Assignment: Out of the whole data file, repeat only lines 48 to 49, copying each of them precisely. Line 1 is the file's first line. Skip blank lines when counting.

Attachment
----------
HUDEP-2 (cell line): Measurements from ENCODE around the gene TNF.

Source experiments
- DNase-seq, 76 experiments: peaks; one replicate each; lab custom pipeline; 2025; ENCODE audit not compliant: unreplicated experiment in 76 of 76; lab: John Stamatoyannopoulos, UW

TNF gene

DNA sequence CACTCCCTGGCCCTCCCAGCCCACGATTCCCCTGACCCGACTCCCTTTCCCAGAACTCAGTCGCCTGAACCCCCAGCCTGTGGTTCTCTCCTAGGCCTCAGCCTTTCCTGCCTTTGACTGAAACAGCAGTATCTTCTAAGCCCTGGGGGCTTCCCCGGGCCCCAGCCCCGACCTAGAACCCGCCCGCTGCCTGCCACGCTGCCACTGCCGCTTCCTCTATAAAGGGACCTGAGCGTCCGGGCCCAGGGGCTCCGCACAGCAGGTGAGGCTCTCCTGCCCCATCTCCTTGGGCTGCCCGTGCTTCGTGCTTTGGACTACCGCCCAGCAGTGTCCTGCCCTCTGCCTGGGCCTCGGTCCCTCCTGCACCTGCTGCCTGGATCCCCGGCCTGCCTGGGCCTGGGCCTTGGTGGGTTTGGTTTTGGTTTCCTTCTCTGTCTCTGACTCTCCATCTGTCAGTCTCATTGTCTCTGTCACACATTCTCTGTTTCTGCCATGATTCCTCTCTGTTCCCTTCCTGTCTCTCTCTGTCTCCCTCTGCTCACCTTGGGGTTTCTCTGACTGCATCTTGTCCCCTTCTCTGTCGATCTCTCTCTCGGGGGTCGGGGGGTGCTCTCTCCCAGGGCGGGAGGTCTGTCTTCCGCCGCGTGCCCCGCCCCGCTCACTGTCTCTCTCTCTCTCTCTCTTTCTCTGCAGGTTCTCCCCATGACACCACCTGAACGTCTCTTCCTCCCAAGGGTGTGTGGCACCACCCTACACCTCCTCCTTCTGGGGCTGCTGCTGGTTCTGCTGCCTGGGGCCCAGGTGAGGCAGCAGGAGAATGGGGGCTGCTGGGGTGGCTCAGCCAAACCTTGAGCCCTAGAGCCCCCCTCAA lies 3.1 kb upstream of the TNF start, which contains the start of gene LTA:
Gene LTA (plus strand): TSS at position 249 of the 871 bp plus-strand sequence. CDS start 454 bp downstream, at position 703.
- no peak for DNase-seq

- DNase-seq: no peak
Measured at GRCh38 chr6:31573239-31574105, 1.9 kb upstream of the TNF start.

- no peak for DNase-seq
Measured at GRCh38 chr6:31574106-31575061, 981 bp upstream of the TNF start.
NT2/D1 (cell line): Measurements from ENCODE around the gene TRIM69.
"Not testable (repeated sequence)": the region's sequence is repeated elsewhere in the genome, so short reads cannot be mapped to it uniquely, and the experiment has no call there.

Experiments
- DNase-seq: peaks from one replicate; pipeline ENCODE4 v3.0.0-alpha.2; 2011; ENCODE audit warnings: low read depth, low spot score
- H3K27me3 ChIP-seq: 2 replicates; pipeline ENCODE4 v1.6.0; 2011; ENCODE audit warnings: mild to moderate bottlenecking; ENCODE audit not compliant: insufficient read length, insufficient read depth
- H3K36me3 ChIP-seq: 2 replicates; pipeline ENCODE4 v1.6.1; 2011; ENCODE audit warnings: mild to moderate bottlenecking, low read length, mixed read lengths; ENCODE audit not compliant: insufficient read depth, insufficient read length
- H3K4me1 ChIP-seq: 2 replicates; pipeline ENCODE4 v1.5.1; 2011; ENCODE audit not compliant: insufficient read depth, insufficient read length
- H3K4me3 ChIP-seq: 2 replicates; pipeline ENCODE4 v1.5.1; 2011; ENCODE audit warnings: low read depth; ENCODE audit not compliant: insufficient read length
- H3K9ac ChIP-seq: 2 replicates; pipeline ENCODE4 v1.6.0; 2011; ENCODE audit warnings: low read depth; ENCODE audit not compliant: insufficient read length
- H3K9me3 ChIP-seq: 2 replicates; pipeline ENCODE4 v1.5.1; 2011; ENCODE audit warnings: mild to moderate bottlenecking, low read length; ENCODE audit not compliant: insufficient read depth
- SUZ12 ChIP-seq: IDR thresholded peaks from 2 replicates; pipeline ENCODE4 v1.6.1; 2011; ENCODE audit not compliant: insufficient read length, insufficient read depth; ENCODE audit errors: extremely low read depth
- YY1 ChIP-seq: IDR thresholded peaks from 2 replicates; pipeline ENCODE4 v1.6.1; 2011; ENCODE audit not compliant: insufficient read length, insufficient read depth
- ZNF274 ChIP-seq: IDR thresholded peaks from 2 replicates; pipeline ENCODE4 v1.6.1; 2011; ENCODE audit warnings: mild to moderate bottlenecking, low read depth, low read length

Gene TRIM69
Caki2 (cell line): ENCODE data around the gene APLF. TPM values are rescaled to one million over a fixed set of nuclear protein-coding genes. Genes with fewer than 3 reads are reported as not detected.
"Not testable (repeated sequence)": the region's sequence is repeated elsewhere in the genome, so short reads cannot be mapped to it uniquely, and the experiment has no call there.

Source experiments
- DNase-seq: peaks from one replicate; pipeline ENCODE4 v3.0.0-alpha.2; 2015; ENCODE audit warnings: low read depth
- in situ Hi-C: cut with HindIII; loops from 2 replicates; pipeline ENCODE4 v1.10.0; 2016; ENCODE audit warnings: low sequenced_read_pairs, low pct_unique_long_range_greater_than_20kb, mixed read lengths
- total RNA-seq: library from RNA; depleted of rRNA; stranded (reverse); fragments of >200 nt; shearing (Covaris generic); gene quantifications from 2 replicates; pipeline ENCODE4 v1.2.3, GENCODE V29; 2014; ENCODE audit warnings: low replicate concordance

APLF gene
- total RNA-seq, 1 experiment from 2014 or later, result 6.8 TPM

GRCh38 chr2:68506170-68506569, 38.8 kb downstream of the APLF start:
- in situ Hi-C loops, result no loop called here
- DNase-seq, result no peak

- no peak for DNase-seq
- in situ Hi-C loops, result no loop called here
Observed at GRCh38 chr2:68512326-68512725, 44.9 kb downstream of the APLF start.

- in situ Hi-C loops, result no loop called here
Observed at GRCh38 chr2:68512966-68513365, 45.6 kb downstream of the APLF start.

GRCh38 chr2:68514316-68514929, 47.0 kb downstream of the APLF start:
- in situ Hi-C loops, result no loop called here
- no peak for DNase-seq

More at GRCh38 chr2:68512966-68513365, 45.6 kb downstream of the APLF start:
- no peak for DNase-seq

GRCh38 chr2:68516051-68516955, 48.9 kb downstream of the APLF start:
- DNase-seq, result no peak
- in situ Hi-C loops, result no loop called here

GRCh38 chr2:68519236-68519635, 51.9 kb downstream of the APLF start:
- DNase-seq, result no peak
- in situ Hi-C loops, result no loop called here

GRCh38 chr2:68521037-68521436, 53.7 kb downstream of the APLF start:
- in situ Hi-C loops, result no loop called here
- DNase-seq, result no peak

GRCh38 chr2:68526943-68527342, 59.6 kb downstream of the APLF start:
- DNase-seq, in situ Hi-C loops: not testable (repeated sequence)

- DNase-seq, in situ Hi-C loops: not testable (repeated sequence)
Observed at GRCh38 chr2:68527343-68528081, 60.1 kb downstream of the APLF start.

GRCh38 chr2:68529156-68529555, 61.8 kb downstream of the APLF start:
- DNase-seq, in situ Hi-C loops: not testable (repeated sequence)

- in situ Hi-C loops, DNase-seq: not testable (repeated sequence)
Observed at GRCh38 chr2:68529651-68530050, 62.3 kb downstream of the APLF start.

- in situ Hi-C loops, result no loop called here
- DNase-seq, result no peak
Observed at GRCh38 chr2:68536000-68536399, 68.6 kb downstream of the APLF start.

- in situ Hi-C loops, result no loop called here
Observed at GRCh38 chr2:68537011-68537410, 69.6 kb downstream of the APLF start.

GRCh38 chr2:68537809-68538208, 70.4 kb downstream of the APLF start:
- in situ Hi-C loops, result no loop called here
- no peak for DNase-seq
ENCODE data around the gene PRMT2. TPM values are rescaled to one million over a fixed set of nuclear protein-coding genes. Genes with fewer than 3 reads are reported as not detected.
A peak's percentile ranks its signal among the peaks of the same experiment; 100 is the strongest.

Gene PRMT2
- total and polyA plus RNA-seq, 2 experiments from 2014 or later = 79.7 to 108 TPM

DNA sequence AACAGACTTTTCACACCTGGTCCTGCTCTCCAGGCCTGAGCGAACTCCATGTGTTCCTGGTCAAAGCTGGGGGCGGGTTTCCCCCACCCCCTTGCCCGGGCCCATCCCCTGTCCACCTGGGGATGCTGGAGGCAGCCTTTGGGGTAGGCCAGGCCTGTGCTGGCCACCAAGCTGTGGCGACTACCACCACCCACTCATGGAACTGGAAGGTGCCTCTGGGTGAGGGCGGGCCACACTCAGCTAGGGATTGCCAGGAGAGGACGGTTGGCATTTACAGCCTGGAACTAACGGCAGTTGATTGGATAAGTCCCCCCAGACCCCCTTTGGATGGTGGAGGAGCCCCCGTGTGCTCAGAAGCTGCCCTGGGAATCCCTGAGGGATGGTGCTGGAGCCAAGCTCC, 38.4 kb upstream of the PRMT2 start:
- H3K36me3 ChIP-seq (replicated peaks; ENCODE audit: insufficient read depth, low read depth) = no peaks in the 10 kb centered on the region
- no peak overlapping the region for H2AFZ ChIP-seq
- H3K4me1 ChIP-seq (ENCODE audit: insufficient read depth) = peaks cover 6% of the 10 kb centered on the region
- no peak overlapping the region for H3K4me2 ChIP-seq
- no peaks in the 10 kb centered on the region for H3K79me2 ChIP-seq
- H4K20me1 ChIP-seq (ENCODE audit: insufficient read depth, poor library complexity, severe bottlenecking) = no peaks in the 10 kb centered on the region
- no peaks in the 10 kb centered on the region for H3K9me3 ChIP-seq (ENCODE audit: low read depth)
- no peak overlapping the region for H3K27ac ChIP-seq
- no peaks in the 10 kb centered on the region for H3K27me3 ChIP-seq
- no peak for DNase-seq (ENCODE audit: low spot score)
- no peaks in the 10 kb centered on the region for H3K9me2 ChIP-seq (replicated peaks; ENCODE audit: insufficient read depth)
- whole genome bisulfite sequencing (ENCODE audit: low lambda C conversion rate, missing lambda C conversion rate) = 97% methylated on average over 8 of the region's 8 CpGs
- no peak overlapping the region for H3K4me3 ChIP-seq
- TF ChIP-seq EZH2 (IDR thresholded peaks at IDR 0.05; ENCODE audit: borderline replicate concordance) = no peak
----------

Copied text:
- DNase-seq, result no peak
- in situ Hi-C loops, result no loop called here